No state figures more prominently in Democratic plans to retake the House than bright blue California.
With 25 seats separating them from the speaker’s gavel, Democrats have settled on a blueprint targeting nearly a dozen seats across the Golden State — a yawning figure that highlights the emphasis party officials have placed there.
Success would further strengthen the party’s vise-like grip on the nation’s largest state — and accelerate the GOP’s plunge toward political irrelevance there. But Republicans, sensing some opportunities of their own on the California electoral map, aren’t conceding without a fight.
In a briefing with reporters last week, Democratic Congressional Campaign Committee Chairman Steve Israel of New York identified 10 open and Republican-held California seats the party would invest in and predicted that Democrats, who currently hold 34 of the state’s 53 seats, could ultimately gain as many as six seats there.
Israel said three other states — Florida, Illinois and New York — presented House Democrats with potent opportunities in November. But none, he said, offered the party as many possible pickups as California.
“We will be playing massively in California because we need to run up the score there,” Israel said.
With a little less than six months before the election, the House playing field remains fluid. Democratic officials say they are still in the opening phase of determining where to allocate their resources and that their current view of the national landscape could still shift.
But California is clearly a focal point. House Majority PAC, a Democratic-aligned third-party group, says it will raise and spend $8 million in the state through the election, with the aim of targeting up to nine seats there. In the coming months, the group plans to hold a series of political briefings for top California donors highlighting the party’s prospects in the state.
“It’s a big deal,” said California Democratic Party Chairman John Burton, a former congressman and longtime power broker in state politics. “There are a lot of potential seats — I think more than any state in the nation.”
Democratic prospects in California were boosted last year after an independent redistricting commission redrafted the state’s congressional map. The bipartisan group, which was initially proposed by then-GOP Gov. Arnold Schwarzenegger and later approved by voters, dismantled a system designed to protect incumbents, putting many of them in jeopardy.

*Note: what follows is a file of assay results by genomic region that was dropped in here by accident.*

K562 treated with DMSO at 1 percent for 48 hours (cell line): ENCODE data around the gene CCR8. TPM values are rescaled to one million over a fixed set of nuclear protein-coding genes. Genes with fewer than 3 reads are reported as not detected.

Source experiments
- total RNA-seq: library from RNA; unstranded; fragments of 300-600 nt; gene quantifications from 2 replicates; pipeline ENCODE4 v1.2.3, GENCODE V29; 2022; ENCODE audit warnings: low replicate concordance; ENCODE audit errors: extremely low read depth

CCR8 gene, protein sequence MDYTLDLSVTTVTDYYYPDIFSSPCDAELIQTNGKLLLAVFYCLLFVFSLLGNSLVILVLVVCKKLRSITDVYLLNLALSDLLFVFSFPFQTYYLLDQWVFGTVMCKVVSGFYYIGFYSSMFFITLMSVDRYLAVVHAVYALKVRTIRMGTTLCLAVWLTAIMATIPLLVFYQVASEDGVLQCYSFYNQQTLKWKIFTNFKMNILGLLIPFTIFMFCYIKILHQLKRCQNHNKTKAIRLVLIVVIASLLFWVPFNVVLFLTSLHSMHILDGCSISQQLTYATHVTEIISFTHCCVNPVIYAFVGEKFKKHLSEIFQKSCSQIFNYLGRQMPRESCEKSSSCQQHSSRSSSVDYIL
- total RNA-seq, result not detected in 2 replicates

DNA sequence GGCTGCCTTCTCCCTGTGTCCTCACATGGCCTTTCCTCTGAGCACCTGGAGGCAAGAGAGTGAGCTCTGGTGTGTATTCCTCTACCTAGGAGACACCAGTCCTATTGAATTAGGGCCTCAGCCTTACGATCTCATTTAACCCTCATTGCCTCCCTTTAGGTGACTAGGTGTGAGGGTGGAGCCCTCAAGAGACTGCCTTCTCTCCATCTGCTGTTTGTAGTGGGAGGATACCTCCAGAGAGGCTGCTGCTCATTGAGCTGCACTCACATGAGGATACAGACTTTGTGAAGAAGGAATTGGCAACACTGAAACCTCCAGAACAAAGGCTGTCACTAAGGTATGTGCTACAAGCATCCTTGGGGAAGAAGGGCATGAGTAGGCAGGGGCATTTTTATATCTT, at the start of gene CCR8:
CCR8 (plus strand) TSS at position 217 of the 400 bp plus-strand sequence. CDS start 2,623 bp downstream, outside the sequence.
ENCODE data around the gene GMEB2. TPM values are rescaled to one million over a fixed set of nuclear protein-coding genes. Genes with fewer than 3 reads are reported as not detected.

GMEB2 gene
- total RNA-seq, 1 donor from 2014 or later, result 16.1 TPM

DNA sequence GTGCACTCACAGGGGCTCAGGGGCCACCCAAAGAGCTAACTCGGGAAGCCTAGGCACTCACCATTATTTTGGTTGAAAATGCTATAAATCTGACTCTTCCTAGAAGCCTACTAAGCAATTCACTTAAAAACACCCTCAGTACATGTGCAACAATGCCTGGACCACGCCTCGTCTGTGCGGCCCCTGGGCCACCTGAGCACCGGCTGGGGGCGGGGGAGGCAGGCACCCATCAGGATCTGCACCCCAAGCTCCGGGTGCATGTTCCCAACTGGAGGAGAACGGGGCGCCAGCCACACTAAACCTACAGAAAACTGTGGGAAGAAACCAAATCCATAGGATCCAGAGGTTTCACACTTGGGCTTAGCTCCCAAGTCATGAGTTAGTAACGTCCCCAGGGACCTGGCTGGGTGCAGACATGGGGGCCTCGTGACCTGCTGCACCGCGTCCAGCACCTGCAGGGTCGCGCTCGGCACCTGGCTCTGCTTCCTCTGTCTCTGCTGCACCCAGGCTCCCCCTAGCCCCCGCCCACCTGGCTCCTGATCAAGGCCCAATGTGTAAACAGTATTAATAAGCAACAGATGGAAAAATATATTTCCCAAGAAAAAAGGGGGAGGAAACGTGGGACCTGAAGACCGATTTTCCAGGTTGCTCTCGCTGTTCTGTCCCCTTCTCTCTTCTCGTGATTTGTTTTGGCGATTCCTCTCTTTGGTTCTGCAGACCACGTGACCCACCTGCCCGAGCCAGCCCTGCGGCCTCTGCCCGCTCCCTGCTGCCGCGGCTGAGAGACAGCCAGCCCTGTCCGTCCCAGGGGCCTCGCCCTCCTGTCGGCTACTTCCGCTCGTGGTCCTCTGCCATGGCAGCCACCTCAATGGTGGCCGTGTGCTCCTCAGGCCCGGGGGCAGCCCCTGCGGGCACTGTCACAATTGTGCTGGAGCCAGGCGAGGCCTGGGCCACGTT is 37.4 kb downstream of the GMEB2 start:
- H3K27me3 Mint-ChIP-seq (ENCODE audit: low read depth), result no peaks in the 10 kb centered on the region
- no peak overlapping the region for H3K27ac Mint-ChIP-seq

In most cases, it was Republicans who found themselves in trouble — in large measure, a reflection of California’s shift away from the GOP over the past two decades and the exploding numbers of minority voters. After the 2010 elections, Republicans held 19 of the state’s 53 seats. When the mapmakers put the finishing touches on the state’s new congressional plan, just 15 of the state’s districts favored Republicans.
“I think that the prospects look very good,” said Rep. Zoe Lofgren, chairwoman of the California Democratic congressional delegation. “It doesn’t mean we’re going to win every seat we’re targeting. But we have some pretty poignant options.”
“This is now a pretty blue state,” she said. “I think that some of it is the Democratic demographic trends in the state. I think some of it is the new lines.”
Democrats say they are eyeing races across California, particularly in the Central Valley and southern portion of the state, where the commission refashioned districts to accommodate the rise in Hispanic population. Top Democratic prospects include Redlands Mayor Pete Aguilar, who is seeking an Inland Empire-area seat, and Mark Takano, a local community college official who is running for a Riverside County-area seat.